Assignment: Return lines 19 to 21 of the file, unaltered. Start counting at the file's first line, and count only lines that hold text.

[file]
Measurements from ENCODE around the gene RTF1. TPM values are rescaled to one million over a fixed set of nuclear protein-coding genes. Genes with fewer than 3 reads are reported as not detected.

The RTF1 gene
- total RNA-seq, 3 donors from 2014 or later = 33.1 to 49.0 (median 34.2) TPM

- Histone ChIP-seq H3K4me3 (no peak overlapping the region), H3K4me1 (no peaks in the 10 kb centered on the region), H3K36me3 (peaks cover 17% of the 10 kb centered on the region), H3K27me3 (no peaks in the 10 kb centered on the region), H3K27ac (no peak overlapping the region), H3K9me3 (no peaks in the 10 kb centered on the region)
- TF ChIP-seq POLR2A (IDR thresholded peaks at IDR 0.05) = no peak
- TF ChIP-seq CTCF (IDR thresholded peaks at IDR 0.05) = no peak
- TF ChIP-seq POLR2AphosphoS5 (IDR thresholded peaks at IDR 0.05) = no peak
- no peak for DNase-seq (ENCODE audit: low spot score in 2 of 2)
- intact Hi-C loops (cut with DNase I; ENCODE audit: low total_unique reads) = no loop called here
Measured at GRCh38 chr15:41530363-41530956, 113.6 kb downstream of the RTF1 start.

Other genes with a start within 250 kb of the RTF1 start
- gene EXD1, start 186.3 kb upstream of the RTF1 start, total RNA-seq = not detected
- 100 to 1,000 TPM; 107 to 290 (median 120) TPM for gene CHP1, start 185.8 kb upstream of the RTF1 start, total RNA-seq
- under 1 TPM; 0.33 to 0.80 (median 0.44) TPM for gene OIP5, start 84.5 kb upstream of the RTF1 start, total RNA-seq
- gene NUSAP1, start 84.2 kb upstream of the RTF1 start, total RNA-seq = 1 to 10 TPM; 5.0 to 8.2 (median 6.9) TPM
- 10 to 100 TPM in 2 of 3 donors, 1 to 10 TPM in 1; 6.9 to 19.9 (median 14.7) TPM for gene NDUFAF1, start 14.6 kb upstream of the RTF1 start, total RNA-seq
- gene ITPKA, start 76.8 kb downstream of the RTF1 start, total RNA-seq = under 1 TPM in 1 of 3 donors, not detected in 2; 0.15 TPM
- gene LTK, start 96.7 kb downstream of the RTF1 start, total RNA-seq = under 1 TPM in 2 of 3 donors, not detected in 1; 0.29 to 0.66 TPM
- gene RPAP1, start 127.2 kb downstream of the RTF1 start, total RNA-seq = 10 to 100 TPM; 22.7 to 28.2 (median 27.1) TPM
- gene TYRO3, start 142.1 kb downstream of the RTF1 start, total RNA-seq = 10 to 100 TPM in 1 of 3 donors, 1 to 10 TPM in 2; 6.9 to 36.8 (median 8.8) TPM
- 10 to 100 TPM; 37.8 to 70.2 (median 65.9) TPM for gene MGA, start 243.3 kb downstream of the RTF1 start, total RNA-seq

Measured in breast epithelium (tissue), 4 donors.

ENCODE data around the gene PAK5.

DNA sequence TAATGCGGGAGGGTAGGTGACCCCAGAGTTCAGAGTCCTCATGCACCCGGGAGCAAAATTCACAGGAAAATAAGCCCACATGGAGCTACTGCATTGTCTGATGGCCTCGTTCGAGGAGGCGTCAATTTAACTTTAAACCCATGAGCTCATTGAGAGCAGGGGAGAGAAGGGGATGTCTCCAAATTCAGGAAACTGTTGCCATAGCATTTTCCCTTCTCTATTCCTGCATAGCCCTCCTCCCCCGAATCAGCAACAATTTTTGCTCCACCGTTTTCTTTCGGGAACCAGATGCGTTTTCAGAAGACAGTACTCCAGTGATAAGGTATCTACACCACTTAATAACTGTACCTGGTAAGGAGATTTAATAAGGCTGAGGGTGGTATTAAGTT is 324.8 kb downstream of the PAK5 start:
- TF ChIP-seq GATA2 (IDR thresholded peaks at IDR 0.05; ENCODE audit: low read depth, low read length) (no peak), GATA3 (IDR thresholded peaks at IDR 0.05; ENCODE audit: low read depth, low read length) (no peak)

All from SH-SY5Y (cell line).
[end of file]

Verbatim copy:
- gene RPAP1, start 127.2 kb downstream of the RTF1 start, total RNA-seq = 10 to 100 TPM; 22.7 to 28.2 (median 27.1) TPM
- gene TYRO3, start 142.1 kb downstream of the RTF1 start, total RNA-seq = 10 to 100 TPM in 1 of 3 donors, 1 to 10 TPM in 2; 6.9 to 36.8 (median 8.8) TPM
- 10 to 100 TPM; 37.8 to 70.2 (median 65.9) TPM for gene MGA, start 243.3 kb downstream of the RTF1 start, total RNA-seq